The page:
Criminal investigation into Mueller report is ‘a vehicle for Trump’s revenge’, Democrats say

‘The rule of law will suffer new and irreparable damage’ if the justice department is misused, House of Representatives chairs say

Chris Riotta
New York
Friday 25 October 2019 16:02 BST
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Nancy Pelosi says Barr has 'gone rogue'

Democratic leaders on Capitol Hill are infuriated by reports that Donald Trump’s Department of Justice is conducting a criminal investigation into the origins of the Russia probe.

They said the department was being used “to help the president with a political narrative for the next election”.

House Intelligence Committee chair Adam Schiff and House Judiciary Committee chair Jerrold Nadler released a joint statement saying “profound new concerns” had been raised after it was reported on Thursday night that an administrative review into the matter had at some point switched into a criminal probe.

“If the Department of Justice may be used as a tool of political retribution or to help the president with a political narrative for the next election, the rule of law will suffer new and irreparable damage,” their statement read.

It remains unclear what possible criminal actions are being investigated. The probe into Russian interference in the 2016 election did not find any criminal conspiracy between Russia and the Trump campaign.

But it did not clear the president of obstructing justice.

The reclassification allows John Durham, the US attorney spearheading the investigation under attorney-general William Barr, to assemble a grand jury, issue subpoenas and file criminal charges.

Mr Trump has long called for an investigation into the Russia probe led by former special counsel Robert Mueller, repeatedly describing it as a “witch hunt”.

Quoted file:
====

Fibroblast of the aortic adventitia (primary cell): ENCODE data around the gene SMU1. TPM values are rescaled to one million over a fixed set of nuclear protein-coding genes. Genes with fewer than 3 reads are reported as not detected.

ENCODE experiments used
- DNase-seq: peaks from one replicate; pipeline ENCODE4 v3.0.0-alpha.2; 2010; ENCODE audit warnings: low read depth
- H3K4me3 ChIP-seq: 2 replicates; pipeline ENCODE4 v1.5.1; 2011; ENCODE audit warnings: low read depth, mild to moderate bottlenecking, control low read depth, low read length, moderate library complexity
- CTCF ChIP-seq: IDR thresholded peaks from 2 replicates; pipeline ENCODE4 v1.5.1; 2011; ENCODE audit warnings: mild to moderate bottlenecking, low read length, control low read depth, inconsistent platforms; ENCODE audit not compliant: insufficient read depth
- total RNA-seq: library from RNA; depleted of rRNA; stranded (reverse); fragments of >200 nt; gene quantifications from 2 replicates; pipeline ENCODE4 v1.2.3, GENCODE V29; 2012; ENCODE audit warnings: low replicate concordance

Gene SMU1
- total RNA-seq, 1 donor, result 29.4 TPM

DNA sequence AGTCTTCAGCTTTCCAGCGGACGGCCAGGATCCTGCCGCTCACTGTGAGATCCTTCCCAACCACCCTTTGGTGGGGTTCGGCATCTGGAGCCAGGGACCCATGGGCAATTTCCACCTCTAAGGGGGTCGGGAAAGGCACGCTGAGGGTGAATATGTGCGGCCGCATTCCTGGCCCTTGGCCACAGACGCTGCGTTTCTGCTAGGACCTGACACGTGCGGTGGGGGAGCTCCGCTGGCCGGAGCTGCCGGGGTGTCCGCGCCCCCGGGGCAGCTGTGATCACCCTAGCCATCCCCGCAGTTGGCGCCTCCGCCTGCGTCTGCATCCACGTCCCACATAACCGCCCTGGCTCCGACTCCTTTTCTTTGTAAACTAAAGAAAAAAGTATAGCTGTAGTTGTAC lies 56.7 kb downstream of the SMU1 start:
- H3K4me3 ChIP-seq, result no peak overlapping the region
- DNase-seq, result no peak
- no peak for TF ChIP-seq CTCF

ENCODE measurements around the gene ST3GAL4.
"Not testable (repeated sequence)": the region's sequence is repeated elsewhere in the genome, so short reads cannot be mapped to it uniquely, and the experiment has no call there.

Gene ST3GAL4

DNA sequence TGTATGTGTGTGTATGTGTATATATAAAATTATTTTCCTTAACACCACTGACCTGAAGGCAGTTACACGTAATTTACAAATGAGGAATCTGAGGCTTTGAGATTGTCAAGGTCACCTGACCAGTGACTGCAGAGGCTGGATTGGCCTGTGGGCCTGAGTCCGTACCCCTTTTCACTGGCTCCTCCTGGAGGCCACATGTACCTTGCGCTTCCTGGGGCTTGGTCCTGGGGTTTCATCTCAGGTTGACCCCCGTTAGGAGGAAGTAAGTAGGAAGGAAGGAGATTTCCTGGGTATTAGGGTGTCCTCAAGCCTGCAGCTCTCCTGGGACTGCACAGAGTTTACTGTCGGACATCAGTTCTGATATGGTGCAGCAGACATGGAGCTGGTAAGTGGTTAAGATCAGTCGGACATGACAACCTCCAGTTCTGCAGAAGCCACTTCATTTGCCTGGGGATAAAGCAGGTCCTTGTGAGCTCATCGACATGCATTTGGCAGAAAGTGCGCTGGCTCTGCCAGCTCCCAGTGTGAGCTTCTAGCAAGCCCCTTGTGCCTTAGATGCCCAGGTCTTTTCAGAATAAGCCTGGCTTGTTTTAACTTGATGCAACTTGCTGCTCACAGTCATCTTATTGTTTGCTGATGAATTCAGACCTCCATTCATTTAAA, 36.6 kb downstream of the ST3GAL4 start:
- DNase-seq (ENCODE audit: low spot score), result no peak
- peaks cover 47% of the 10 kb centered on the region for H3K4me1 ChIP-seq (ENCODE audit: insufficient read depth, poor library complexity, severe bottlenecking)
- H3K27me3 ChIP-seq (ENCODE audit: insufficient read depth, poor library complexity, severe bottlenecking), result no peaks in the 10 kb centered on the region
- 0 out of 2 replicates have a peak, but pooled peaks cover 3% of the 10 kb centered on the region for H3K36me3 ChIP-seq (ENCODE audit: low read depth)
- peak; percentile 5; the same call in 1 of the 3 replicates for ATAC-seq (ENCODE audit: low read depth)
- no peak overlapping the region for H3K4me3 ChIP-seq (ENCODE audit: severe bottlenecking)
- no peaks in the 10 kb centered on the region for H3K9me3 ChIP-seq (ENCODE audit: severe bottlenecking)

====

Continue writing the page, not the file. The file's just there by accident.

He has also claimed it was Ukraine that meddled in the 2016 US election in support of Hillary Clinton, rather than the Kremlin, which the US intelligence community has said worked in his favour.

Mr Trump urged Ukrainian president Volodymyr Zelensky to launch a probe into the origins of the US investigation into Russian meddling during a 25 July phone call that is now the subject of the House-led impeachment inquiry.

Mr Barr said he believed “spying did occur” against the president’s 2016 campaign, during a Senate appropriations subcommittee hearing.

“The question is whether it was adequately predicated and I’m not suggesting it wasn’t adequately predicated, but I need to explore that,” he said in the April testimony. “I am going to be reviewing both the genesis and the conduct of intelligence activities directed at the Trump campaign during 2016.”

He later said he was concerned about “improper surveillance” and added: “A lot of this has already been investigated and a substantial portion that’s being investigated is being investigated by the Office of the Inspector General of the department.”

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The Department of Justice’s Inspector General is also expected to release its own findings in a separate report that is “nearing completion”, according to several outlets.

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